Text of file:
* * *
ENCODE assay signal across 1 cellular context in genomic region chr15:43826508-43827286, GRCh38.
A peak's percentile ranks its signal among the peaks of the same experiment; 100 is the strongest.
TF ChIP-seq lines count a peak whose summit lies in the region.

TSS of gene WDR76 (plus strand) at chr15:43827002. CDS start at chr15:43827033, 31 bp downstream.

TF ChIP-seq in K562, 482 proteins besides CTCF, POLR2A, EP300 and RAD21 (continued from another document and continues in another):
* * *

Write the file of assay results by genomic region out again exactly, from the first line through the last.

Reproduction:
ENCODE assay signal across 1 cellular context in genomic region chr15:43826508-43827286, GRCh38.
A peak's percentile ranks its signal among the peaks of the same experiment; 100 is the strongest.
TF ChIP-seq lines count a peak whose summit lies in the region.

TSS of gene WDR76 (plus strand) at chr15:43827002. CDS start at chr15:43827033, 31 bp downstream.

TF ChIP-seq in K562, 482 proteins besides CTCF, POLR2A, EP300 and RAD21 (continued from another document and continues in another):